The side effects of a socialist state ………..
Venezuela is in the mist of a major food shortage. Citizens have been lacking basic necessities, such as detergent, toilet paper and oil, for more than a year now. Lines wrap around supermarkets. Even after sitting in line for hours, many Venezuelans still go home empty-handed.
People are growing tired of having to wait hours in line in hopes of getting food. So much so that Venezuelans are now paying each other in order to stand in line for them. A cottage industry that offers to wait in line to purchase food for people in Caracas, the country’s capital, has burgeoned.(1)
Food shortage causes long lines
According to the polling firm Datanalisis, citizens regard the food shortage as the number one problem facing the country. Nevertheless, the government has consistently failed to do address the problem. In fact, many people believe that the government’s mishandling of the situation has actually contributed to the food shortage.(2)
The socialist government in Venezuela is responsible for regulating food prices. Some Venezuelans are purchasing and reselling food in order to make a profit. Economists suggest that these activities are contributing to the food shortage as well.
The food shortage is even worse outside the capital. Lines at a supermarket in Valencia stretch 50 meters from the entrance. Residents have dubbed these kinds of lines as “hope lines,” because by the time people are able to enter the supermarket, it’s devoid of food.(1)
A whopping 600 people stood in line at another supermarket beneath the scorching sun in an effort to purchase powdered milk. In the past, citizens could expect to obtain food after sitting in line for hours. Now, standing in line at the supermarket for hours is no longer a sure means to obtain basic necessities. It’s not uncommon for dozens of police to be stationed at the front of supermarket lines and parking lots in order to mitigate civil unrest. Equally common now is for citizens to visit four or five grocery stores a day scavenging for food.(1)
Low oil prices and leftist government
The Venezuelan Bolivar is the currency of Venezuela. The Bolivar has plummeted recently. Back in May of 2015, for example, it was possible to obtain a dollar for less than 300 bolivars. Now, it requires twice that much.(3)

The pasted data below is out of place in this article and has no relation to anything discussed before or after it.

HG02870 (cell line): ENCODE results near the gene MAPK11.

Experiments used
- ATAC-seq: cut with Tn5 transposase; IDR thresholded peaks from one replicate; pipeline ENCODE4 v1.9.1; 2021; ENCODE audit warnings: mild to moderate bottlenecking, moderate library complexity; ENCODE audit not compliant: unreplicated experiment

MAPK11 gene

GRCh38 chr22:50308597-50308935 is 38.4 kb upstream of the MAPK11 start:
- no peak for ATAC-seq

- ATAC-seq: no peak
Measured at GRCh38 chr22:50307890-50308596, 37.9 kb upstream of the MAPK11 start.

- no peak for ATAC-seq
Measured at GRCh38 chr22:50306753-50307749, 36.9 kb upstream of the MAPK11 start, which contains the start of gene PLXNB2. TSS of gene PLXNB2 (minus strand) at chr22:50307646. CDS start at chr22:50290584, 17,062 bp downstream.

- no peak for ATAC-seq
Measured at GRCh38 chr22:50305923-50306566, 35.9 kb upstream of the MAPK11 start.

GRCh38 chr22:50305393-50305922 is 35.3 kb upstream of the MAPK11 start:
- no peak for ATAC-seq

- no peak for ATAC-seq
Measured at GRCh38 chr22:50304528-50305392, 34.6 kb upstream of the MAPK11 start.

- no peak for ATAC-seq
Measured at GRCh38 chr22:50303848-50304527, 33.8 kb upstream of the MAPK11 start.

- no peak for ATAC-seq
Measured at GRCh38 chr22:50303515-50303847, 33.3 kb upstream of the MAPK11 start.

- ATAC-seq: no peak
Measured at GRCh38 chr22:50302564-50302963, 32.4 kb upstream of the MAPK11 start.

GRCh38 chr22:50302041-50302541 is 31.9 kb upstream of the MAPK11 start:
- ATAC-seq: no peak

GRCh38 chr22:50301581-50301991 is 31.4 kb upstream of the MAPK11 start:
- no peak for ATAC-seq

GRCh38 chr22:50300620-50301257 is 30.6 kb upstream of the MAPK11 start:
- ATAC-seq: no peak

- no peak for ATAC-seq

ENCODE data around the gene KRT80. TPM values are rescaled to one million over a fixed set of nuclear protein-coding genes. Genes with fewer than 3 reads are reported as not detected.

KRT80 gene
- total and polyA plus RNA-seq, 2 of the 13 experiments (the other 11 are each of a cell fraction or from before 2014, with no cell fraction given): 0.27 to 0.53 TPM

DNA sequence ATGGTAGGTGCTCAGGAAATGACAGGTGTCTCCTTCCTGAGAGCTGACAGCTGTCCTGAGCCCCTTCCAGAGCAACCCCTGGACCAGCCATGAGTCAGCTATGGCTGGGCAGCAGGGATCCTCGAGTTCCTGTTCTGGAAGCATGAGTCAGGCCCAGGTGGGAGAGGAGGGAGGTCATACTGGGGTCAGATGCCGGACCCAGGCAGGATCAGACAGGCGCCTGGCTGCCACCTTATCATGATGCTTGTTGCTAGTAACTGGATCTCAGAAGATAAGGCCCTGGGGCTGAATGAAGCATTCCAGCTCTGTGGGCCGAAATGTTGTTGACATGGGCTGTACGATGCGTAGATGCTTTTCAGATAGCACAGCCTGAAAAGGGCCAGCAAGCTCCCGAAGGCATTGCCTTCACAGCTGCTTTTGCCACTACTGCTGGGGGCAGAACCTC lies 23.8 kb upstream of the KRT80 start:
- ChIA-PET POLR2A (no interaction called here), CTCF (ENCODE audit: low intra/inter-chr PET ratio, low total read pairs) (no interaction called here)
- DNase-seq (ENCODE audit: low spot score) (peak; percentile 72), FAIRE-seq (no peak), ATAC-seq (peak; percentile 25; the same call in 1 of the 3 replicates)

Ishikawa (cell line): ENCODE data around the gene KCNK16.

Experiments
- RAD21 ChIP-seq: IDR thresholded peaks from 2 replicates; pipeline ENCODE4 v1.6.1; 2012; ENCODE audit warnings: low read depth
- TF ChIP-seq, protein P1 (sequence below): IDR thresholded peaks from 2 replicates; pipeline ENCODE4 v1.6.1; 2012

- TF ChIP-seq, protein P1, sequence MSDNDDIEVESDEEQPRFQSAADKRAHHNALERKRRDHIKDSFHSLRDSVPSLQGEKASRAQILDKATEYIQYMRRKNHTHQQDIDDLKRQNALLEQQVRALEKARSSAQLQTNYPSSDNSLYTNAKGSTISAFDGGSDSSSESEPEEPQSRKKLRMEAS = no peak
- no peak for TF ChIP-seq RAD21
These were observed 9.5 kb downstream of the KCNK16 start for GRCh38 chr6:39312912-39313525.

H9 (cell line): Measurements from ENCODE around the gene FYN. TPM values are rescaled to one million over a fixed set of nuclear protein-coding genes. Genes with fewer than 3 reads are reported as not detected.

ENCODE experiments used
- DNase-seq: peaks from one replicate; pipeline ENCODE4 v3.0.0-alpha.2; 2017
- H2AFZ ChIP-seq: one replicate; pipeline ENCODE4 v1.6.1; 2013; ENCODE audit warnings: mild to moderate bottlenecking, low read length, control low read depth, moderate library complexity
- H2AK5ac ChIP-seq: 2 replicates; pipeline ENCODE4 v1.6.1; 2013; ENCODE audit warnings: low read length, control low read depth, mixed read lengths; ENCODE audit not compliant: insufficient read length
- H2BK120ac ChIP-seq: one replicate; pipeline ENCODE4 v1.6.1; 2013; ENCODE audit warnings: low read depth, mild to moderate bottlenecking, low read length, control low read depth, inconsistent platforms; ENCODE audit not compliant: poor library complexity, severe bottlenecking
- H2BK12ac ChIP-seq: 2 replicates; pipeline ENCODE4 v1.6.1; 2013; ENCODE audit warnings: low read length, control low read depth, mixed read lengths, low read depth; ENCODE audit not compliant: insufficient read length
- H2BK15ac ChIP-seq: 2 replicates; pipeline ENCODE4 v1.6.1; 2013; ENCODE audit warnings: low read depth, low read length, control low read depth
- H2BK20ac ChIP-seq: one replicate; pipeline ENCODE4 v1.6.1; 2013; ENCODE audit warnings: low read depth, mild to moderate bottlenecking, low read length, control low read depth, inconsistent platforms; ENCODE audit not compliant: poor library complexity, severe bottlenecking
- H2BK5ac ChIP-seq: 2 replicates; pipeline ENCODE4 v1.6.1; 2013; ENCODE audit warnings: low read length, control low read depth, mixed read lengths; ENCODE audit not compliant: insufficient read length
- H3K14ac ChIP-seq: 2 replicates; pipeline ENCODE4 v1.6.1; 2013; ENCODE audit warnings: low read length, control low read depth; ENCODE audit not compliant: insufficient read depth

Others point the finger at the global collapse of oil prices for the food shortage. Oil is the primary source of hard currency in Venezuela. The country imports most of its basic necessities while exporting petroleum products. Venezuela is no longer able to sell oil at a high enough price to meet domestic needs. This has caused the country to have the greatest risk of debt in the world.(3)
There are many economic factors that contribute to Venezuela’s social collapse. At the root of the problem, however, are failed policies implemented by Venezuela’s socialist government. Nevertheless, the government refuses to take responsibility for the shortage of food and continues to promulgate lies to maintain social stability.(4)
No one is sure how bad the food shortage is statistically. The last time the country’s Central Bank released numbers on the short supply was in March 2014. At that time, the Central Bank revealed that approximately 29.4 percent of basic household necessities were in short supply. The situation has only worsened since then.(1)
Officials report that inflation is at 68.5 percent in the country. According to the Cato Institute and Johns Hopkins University, however, the implied annual inflation rate is as high as 808 percent. As the food shortage continues, supermarket lines can be expected to grow.(3)